Martin, a South Korean who was shopping with her children, Rachel, 6, and David, 3, said she seeks out ingredients to make traditional Korean foods such as cabbage to make kimchi.

Sales drive commissaries’ choices for products

So how does DeCA decide what food to stock in its commissaries?

According to Blakley, customer demand is a major driving factor.

“In recent years especially, our customers are demanding more healthy eating choices and we are responding to that. All our buyers look for more low-fat, low-salt, low carb, whole grain, low-sugar items. We certainly responded well during the low-carb craze and greatly increased the number of products we carry in that range,” she said.

With the decline of the low-carb craze, commissaries have eliminated some low-carb products as a result of low sales, she said.

“The sales volume of an item certainly can impact how long it stays on the shelf. Because European commissaries are often smaller than those stateside, we have limited shelf space and must strike a balance between the items desired by the many, versus limited-use items. However, some special items such as those needed for babies, will remain on our shelves despite low sales because we know they are important to the few that need them,” she said.

Commissaries also look at cost when deciding which items to stock, Blakley said.

“The financial factor is really driven by how much savings we can get for our customers and we negotiate prices with the vendor representatives to get the best deal. Because we sell at cost, there is no profit factor at work here,” she said.

Commissaries are required by law to buy mostly American products, but they also stock some items unique to Europe such as Scottish cookies, Danish butter, Italian pasta and special detergents for use in European dishwashers, she said.

Why are so many processed foods that are high in fat and sugar sold in commissaries?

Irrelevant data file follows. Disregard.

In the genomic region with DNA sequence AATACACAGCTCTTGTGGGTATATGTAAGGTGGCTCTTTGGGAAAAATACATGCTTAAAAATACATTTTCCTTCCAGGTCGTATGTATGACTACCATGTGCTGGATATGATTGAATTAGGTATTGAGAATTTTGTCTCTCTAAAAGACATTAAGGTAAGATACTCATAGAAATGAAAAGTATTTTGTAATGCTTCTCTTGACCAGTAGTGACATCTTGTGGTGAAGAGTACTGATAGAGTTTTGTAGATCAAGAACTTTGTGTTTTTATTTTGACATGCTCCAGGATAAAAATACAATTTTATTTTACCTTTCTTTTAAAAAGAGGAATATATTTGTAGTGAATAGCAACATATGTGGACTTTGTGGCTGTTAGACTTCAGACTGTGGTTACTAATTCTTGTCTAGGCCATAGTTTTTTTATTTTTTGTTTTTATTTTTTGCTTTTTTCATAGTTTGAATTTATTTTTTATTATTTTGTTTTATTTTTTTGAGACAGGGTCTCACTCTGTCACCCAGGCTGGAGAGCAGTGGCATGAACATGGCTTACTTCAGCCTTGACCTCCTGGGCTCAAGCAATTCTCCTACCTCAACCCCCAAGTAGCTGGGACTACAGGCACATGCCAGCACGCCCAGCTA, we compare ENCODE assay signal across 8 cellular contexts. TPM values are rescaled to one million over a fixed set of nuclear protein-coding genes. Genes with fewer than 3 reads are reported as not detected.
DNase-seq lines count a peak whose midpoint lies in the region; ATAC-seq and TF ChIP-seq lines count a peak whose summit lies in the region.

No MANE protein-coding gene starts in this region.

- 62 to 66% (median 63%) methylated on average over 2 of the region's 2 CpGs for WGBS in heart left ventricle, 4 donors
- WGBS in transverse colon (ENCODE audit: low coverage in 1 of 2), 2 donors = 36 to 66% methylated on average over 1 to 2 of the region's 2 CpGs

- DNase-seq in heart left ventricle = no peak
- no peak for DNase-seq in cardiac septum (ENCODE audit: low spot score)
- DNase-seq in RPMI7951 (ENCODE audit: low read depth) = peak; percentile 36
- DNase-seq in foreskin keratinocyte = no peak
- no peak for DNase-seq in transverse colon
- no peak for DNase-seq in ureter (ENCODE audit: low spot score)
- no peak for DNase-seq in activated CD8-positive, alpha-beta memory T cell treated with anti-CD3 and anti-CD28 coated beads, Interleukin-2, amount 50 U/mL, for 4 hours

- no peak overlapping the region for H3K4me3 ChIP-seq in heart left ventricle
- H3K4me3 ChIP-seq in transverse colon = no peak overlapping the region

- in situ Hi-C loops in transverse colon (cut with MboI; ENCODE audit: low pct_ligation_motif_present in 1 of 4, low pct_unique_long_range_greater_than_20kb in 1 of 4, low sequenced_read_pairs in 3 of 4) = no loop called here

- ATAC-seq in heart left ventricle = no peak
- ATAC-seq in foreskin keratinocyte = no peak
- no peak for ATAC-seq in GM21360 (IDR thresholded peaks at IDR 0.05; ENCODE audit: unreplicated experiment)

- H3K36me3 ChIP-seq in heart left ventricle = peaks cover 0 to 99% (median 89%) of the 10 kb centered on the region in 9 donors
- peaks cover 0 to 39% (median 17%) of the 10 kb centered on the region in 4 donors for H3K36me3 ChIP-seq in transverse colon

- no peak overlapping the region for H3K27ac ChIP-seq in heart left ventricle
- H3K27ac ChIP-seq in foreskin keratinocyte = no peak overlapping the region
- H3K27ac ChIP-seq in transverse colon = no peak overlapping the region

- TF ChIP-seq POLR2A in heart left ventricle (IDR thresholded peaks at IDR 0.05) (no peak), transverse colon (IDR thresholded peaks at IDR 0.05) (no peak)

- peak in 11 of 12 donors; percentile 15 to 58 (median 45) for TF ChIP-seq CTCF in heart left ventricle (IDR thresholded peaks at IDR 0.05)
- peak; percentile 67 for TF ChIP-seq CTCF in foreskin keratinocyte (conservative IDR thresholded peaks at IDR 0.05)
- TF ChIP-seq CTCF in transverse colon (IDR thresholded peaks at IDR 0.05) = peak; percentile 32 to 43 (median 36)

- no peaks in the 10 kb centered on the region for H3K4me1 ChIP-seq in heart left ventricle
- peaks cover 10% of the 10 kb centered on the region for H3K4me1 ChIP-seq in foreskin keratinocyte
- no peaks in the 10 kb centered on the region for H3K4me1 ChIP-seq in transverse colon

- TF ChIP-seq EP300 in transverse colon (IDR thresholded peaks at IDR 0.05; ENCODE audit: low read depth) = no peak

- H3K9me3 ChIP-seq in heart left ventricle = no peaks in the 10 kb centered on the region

According to Blakley, nutrition experts agree that categorizing foods as either “good or bad” is not a particularly good idea.

“There is a place for all foods in a healthy diet, even those pure-pleasure treats of little nutritional value can be worked in from time to time, but balance is the key,” she said.

How do I eat healthy?

Kay Blakley, the Defense Commissary Agency’s consumer advocate in Europe, advises:

¶ Choose a variety of nutrient-dense foods each day from each of the five foods groups — grains, vegetables, fruits, milk, and meat and beans — and limit your consumption of saturated fat, trans fats, cholesterol, added sugars and salt. Concentrate on whole foods (those with little or no processing) that typically line the perimeter of the commissary. Then, fill in the gaps with lightly processed products from the center aisles.

Anything in the fresh produce section, for example, is fair game. All vegetables are good for you, and the more you eat of these, the less room you’ll have for higher-calorie foods. Get 2½ cups per day. Fresh fruits are excellent choices for adding some sweetness to your diet without adding many calories. Plus, they are loaded with fiber and vitamins and minerals. Aim for 2 cups per day.

¶ Go lean with protein when shopping the fresh-meat case, by focusing on beef and pork cuts with “loin” or “round” in the name. Choose white meat poultry cuts for the lowest amount of calories and fat. Vary your protein choices by including more fish, beans, dried peas, nuts and seeds, and pay attention to the amount consumed from this food group. Most of us need only 5½ ounces each day.

¶ Make sure you get the calcium-rich foods you need each day from the fresh dairy case — 3 cups for adults and 2 cups for children ages 2 to 8. Make most of your choices either fat-free (skim) or low-fat (1 percent), and save the full fat versions, like real whipped cream, for occasional treats.

¶ Make half your grain choices whole. When choosing breads, cereals, crackers, rice and pastas, read the ingredients label to see that the word “whole” precedes the name of the grain used. Ingredients are listed by volume, so look for those with the whole grain used listed first. Just six, 1-ounce equivalent servings per day is all that most of us need. A one-ounce serving is usually about one small slice of bread, 1 cup dry breakfast cereal, or half a cup of cooked rice, cereal or pasta.

author picture
Seth Robson is a Tokyo-based reporter who has been with Stars and Stripes since 2003. He has been stationed in Japan, South Korea and Germany, with frequent assignments to Iraq, Afghanistan, Haiti, Australia and the Philippines.